CLOSE

U.S. Rep. John J. “Jimmy” Duncan announced on Monday, July 31, 2017, that he will not seek re-election to the House seat he has held for close to 30 years.
Wochit

WASHINGTON — Rep. John J. Duncan Jr. thought he was probably ending his political career when he pressed the “no” button and voted against going to war with Iraq.

Sixteen years later, the Knoxville Republican will leave Congress on his own terms.

Duncan, one of only seven Republicans to vote against the Iraq War and the only one of those seven still in office, announced last week that he will not seek re-election next year.

The soft-spoken, mild-mannered Tennessean’s decision to defy his own party, and the wishes of many of his constituents, and oppose what he considered an unnecessary conflict was the defining moment of his nearly 30-year career in politics. Outside of his home state, it’s the thing he will be most remembered for when he leaves office.

To this day, Duncan is convinced he made the right call, even though he suffered years of fallout over his vote.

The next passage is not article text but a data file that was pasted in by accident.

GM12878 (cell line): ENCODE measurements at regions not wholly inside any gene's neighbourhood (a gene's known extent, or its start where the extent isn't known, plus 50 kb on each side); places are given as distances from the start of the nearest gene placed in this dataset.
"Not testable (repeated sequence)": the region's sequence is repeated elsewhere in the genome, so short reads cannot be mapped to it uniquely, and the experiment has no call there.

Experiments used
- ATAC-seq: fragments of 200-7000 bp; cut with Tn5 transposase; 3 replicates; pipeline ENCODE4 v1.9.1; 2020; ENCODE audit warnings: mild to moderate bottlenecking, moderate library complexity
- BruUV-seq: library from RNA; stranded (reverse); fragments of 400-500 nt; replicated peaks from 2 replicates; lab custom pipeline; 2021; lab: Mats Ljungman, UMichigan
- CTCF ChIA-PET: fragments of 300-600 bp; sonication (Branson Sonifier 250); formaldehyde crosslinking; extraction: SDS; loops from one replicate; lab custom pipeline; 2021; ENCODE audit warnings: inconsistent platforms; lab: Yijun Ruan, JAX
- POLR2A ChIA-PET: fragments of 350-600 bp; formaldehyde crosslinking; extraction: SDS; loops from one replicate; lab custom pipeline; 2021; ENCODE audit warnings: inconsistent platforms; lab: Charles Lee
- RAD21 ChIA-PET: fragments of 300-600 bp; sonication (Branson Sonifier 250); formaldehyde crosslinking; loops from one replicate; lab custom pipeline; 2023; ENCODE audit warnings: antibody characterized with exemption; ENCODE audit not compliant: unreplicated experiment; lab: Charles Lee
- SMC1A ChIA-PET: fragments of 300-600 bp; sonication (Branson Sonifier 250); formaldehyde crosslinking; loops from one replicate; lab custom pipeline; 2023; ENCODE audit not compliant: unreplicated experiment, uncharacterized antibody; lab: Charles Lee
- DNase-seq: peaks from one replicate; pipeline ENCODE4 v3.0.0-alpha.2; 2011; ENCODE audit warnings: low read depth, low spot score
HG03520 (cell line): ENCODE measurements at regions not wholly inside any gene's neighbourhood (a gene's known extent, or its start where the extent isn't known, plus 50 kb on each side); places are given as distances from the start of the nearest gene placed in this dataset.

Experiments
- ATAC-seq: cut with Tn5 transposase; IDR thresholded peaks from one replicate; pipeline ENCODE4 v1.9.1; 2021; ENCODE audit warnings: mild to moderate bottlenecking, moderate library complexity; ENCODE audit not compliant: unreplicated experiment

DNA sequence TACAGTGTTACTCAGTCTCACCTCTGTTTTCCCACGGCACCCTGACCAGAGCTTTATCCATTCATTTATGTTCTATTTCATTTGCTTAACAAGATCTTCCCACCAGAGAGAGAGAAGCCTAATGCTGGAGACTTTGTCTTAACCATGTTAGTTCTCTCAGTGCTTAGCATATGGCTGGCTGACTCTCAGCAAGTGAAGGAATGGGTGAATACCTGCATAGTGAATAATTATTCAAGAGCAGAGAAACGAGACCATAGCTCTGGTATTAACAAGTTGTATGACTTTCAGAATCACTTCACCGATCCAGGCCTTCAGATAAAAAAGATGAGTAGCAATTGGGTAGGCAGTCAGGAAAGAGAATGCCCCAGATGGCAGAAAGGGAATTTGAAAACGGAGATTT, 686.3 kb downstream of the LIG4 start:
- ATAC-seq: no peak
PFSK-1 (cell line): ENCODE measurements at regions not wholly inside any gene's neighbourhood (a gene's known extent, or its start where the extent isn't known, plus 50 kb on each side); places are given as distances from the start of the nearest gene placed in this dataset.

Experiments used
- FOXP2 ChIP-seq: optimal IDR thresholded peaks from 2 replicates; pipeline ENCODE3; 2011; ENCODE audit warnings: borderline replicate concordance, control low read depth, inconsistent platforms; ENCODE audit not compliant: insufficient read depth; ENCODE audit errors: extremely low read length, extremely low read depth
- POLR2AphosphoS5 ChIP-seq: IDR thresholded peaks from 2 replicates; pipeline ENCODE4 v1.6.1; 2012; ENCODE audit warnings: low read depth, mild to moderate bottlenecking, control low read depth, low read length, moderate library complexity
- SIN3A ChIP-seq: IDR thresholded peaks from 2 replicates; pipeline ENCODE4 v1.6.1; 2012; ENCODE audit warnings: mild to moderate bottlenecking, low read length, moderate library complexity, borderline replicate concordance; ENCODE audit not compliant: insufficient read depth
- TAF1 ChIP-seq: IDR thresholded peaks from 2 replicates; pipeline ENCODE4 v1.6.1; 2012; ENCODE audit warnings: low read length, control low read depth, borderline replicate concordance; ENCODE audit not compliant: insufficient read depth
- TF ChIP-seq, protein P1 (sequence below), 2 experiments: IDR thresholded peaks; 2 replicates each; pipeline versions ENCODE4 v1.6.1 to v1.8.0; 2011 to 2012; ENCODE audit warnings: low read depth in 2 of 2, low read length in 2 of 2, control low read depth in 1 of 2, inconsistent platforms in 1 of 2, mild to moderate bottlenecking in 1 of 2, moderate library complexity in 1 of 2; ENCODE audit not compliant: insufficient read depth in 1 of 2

“What I’ve noticed over the years is so many people who haven’t served in the military, they seem to have this real strong desire to prove how tough they are and prove their patriotism,” Duncan said. “I just thought back then, and I think now, that we shouldn’t be so eager to go to war.

“So many people in Washington want to be Winston Churchills, and they seem to want to turn any world leader they possibly can into a new Hitler,” he said. “Most of the time that’s not really true.”

Duncan’s skepticism about the war was rooted to some degree in the first Persian Gulf War a decade earlier. He had supported that war because he and other members of Congress had been told that Iraqi leader Saddam Hussein was a dangerous threat to the United States. But not long after the war started, he started to believe the threat had been exaggerated when Hussein’s elite…